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Tiresias: The Ancient Mediterranean Religions Source Database

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6 results for "seven"
1. Anon., 1 Enoch, 14, 16, 15 (3rd cent. BCE - 2nd cent. BCE)  Tagged with subjects: •nan Found in books: Collins (2016) 170
15. And He answered and said to me, and I heard His voice: 'Fear not, Enoch, thou righteous,man and scribe of righteousness: approach hither and hear my voice. And go, say to the Watchers of heaven, who have sent thee to intercede for them: 'You should intercede' for men, and not men,for you: Wherefore have ye left the high, holy, and eternal heaven, and lain with women, and defiled yourselves with the daughters of men and taken to yourselves wives, and done like the children,of earth, and begotten giants (as your) sons And though ye were holy, spiritual, living the eternal life, you have defiled yourselves with the blood of women, and have begotten (children) with the blood of flesh, and, as the children of men, have lusted after flesh and blood as those also do who die,and perish. Therefore have I given them wives also that they might impregnate them, and beget,children by them, that thus nothing might be wanting to them on earth. But you were formerly,spiritual, living the eternal life, and immortal for all generations of the world. And therefore I have not appointed wives for you; for as for the spiritual ones of the heaven, in heaven is their dwelling.,And now, the giants, who are produced from the spirits and flesh, shall be called evil spirits upon,the earth, and on the earth shall be their dwelling. Evil spirits have proceeded from their bodies; because they are born from men and from the holy Watchers is their beginning and primal origin;,they shall be evil spirits on earth, and evil spirits shall they be called. [As for the spirits of heaven, in heaven shall be their dwelling, but as for the spirits of the earth which were born upon the earth, on the earth shall be their dwelling.] And the spirits of the giants afflict, oppress, destroy, attack, do battle, and work destruction on the earth, and cause trouble: they take no food, but nevertheless,hunger and thirst, and cause offences. And these spirits shall rise up against the children of men and against the women, because they have proceeded from them.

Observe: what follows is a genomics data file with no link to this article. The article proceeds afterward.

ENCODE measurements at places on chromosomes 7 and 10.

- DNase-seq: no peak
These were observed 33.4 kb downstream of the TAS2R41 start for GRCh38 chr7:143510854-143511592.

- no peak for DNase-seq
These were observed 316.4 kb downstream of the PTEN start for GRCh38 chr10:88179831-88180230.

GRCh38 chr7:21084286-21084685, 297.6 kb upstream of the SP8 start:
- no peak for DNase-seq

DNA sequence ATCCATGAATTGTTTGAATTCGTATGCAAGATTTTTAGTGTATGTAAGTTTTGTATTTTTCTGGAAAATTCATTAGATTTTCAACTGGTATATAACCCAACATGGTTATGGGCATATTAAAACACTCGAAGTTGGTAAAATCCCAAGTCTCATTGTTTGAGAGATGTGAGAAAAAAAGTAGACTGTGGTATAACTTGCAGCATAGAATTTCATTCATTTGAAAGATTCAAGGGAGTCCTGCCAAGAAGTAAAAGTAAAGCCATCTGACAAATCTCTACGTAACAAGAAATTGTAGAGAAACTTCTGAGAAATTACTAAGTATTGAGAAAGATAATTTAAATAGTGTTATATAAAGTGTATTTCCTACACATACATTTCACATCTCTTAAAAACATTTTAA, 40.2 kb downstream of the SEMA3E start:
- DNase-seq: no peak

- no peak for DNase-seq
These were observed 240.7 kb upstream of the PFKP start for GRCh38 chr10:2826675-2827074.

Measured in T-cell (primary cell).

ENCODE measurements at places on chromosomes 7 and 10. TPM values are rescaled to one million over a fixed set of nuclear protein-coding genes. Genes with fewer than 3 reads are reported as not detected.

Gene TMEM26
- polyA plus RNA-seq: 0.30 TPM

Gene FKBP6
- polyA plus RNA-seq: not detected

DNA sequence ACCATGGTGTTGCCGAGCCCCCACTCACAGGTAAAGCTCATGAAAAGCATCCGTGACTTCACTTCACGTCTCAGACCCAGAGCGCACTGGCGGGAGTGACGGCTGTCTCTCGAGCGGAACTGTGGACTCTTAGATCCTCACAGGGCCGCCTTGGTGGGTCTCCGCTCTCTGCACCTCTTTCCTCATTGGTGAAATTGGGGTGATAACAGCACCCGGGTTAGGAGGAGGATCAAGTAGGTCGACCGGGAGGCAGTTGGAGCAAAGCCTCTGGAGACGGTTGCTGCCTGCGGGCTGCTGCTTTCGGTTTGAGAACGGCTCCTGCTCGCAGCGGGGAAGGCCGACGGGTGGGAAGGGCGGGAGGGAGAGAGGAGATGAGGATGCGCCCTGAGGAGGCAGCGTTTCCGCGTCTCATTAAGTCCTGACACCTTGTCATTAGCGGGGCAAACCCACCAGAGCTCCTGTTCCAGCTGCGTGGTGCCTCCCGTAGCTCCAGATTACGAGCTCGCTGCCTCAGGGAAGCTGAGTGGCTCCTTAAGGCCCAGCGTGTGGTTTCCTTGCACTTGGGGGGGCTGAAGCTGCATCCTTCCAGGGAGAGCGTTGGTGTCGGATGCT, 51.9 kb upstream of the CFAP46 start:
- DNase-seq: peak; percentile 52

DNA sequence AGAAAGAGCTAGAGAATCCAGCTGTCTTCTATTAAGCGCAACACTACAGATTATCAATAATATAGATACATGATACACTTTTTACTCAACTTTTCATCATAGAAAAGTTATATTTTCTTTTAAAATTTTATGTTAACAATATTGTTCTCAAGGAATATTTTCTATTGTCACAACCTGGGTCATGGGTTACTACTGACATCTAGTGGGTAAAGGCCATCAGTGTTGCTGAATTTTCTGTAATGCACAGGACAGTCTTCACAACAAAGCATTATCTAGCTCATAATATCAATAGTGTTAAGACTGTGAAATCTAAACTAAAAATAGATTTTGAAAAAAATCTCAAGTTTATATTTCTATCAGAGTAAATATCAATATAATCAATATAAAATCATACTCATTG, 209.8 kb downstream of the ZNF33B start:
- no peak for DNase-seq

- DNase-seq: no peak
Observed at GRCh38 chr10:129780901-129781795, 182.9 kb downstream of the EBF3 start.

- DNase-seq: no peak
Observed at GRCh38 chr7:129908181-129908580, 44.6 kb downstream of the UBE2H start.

2. Anon., Testament of Asher, 2.1, 7.5 (2nd cent. BCE - 2nd cent. CE)  Tagged with subjects: •seven heavens Found in books: Collins (2016) 170
2.1. A person then may with words help the good for the sake of the evil, yet the issue of the action leadeth to mischief. There is a man who showeth no compassion upon him who serveth his turn in evil; and this thing hath two aspects, but the whole is evil. 7.5. For I have known that ye shall assuredly be disobedient, and assuredly act ungodly, not giving heed to the law of God, but to the commandments of men, being corrupted through wickedness.
3. Anon., Testament of Levi, 2-3, 5, 4 (2nd cent. BCE - 2nd cent. CE)  Tagged with subjects: •nan Found in books: Collins (2016) 170
4. Origen, On First Principles, 2.3.6 (3rd cent. CE - 3rd cent. CE)  Tagged with subjects: •seven heavens Found in books: Collins (2016) 311